“All Is Lost is amazing, deeply moving, and a harking back to an age when the best mainstream films might be the best pictures America made,” says New Republic critic David Thomson in a 10.3 posting. “It is an adventure and an epic with one person. I am warning you that it may win Best Picture, and that its one person, Robert Redford, deserves what has never come to him before, an Oscar for best actor. He is as noble, vulnerable, and harrowed as Gary Cooper at his best.
“Moreover, he seems comfortable on a boat in an enormous ocean. He shows huge, innate skill in letting us share in what the man is feeling. But, in truth, this is a film about presence and hope crumbling with age and stress…a metaphor for brave spirits in a crushingly organized life.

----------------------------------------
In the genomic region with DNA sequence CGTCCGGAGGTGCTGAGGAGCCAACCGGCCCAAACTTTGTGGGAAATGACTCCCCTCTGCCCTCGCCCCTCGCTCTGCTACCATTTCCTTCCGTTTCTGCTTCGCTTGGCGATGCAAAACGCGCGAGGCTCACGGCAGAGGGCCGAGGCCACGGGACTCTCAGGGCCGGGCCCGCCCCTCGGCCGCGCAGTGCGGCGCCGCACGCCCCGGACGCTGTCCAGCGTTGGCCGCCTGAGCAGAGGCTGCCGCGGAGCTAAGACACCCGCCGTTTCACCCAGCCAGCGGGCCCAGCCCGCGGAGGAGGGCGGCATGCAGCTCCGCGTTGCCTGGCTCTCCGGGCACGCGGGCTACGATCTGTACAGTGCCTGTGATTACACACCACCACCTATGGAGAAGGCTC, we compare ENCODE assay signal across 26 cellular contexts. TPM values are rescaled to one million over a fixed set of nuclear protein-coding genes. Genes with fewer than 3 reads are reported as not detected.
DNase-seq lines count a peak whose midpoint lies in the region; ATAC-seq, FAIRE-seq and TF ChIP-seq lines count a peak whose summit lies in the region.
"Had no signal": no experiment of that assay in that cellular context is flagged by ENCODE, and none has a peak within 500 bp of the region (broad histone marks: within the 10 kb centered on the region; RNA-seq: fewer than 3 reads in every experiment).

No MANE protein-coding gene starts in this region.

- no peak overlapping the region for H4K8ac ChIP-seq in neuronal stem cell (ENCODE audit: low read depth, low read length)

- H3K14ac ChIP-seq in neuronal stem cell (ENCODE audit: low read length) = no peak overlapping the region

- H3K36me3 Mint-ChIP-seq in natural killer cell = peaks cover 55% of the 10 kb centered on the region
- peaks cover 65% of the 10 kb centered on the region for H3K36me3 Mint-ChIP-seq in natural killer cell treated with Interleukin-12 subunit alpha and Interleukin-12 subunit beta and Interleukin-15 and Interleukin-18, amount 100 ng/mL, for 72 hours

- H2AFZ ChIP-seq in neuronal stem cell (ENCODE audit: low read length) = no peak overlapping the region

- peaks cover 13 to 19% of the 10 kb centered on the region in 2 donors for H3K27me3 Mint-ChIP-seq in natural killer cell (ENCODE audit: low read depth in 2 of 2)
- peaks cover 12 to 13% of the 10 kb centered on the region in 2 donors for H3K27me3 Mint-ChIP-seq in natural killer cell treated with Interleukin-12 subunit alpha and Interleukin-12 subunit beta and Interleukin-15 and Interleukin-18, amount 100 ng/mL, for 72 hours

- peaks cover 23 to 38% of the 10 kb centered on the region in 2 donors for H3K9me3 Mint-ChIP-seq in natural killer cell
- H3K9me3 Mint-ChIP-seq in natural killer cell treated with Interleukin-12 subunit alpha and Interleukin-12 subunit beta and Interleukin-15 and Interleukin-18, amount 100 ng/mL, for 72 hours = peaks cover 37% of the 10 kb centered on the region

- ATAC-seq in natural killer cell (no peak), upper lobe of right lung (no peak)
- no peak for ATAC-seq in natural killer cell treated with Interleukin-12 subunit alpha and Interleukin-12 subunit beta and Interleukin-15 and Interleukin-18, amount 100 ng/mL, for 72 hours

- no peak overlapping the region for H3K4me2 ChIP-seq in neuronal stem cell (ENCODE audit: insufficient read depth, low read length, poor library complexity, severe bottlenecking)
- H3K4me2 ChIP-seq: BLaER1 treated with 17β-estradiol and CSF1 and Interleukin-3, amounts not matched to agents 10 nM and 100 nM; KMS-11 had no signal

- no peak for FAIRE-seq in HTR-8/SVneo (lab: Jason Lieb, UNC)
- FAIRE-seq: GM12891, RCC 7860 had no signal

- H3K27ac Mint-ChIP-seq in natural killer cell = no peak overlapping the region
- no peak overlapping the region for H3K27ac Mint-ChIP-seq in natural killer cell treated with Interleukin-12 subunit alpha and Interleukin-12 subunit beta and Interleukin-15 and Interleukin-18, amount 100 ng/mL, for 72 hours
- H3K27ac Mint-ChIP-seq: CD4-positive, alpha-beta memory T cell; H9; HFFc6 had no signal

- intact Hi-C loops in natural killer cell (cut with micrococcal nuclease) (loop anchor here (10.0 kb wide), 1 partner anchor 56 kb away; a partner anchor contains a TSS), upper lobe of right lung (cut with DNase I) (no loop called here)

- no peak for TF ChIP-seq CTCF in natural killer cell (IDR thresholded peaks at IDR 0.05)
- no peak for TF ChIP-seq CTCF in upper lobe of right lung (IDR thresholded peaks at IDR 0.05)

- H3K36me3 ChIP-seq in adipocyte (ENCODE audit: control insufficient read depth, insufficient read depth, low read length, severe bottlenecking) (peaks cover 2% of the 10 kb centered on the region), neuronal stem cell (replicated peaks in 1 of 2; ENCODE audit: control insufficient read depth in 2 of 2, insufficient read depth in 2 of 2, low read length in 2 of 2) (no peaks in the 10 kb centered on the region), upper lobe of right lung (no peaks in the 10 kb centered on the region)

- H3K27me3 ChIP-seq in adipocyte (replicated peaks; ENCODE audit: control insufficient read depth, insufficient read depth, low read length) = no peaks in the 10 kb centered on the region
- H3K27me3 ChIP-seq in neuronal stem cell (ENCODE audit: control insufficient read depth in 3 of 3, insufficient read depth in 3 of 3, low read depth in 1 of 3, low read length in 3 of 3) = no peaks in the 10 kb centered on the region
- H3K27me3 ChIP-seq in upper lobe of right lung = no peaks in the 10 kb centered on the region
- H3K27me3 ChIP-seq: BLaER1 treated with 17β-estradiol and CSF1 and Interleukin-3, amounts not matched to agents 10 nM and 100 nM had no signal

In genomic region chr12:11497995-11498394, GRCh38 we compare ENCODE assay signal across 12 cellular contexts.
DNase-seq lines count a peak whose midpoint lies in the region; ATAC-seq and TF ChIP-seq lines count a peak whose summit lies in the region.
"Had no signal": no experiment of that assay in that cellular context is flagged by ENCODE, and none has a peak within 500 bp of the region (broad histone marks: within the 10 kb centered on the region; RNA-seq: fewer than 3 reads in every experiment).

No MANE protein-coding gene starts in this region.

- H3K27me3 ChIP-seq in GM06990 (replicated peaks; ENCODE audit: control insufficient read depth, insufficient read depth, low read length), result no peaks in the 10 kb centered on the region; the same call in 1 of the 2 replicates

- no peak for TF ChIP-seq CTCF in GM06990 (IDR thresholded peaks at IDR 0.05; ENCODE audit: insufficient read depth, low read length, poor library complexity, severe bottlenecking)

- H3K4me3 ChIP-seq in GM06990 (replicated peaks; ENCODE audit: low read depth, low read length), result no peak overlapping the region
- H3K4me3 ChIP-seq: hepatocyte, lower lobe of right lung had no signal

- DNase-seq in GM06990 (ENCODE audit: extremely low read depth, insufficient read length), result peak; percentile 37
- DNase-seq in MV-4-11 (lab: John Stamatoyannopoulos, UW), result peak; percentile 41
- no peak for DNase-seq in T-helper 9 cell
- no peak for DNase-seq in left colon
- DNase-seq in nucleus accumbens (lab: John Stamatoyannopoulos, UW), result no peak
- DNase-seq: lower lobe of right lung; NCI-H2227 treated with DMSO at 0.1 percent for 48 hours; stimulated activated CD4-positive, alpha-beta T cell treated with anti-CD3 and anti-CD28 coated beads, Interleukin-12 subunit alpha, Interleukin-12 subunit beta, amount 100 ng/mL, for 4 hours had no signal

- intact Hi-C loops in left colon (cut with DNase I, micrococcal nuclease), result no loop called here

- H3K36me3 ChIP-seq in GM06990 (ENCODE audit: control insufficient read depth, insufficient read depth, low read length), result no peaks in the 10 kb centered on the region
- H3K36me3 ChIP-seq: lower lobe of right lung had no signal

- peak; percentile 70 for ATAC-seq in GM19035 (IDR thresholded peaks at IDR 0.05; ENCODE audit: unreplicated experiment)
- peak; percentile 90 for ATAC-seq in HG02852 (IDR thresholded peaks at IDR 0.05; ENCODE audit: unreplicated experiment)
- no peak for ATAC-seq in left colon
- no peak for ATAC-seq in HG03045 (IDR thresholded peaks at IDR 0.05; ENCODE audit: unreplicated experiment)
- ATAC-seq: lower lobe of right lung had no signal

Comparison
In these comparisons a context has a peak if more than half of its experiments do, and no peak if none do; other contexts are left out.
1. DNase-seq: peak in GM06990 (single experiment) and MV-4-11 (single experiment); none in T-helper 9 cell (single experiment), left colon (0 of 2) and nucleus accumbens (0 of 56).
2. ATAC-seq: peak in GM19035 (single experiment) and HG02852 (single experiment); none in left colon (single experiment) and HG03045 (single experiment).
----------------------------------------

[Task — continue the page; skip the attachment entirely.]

“You will be as drained when you see it as you have ever been at a movie. I’m not sure that desperate action has ever been as fully conveyed. It could be a commercial hit, but one that leaves us puzzling over what that title means — as if it were Hiroshima mon amour or The Best Years of Our Lives. Just when one worries whether a large, crowd-pleasing American film can still contain resonant ideas, here comes such a thing.
“There will be arguments over the ending, but granted the acknowledgment that All Is Lost we might guess what is coming to all of us. I think the exact handling of the resolution is a miracle that manages to marry the uplift of a great popular entertainment with the philosophy of what survival and life mean. But very few Hollywood films have ended in such ambiguity, or with such a mixture of wit and despair.”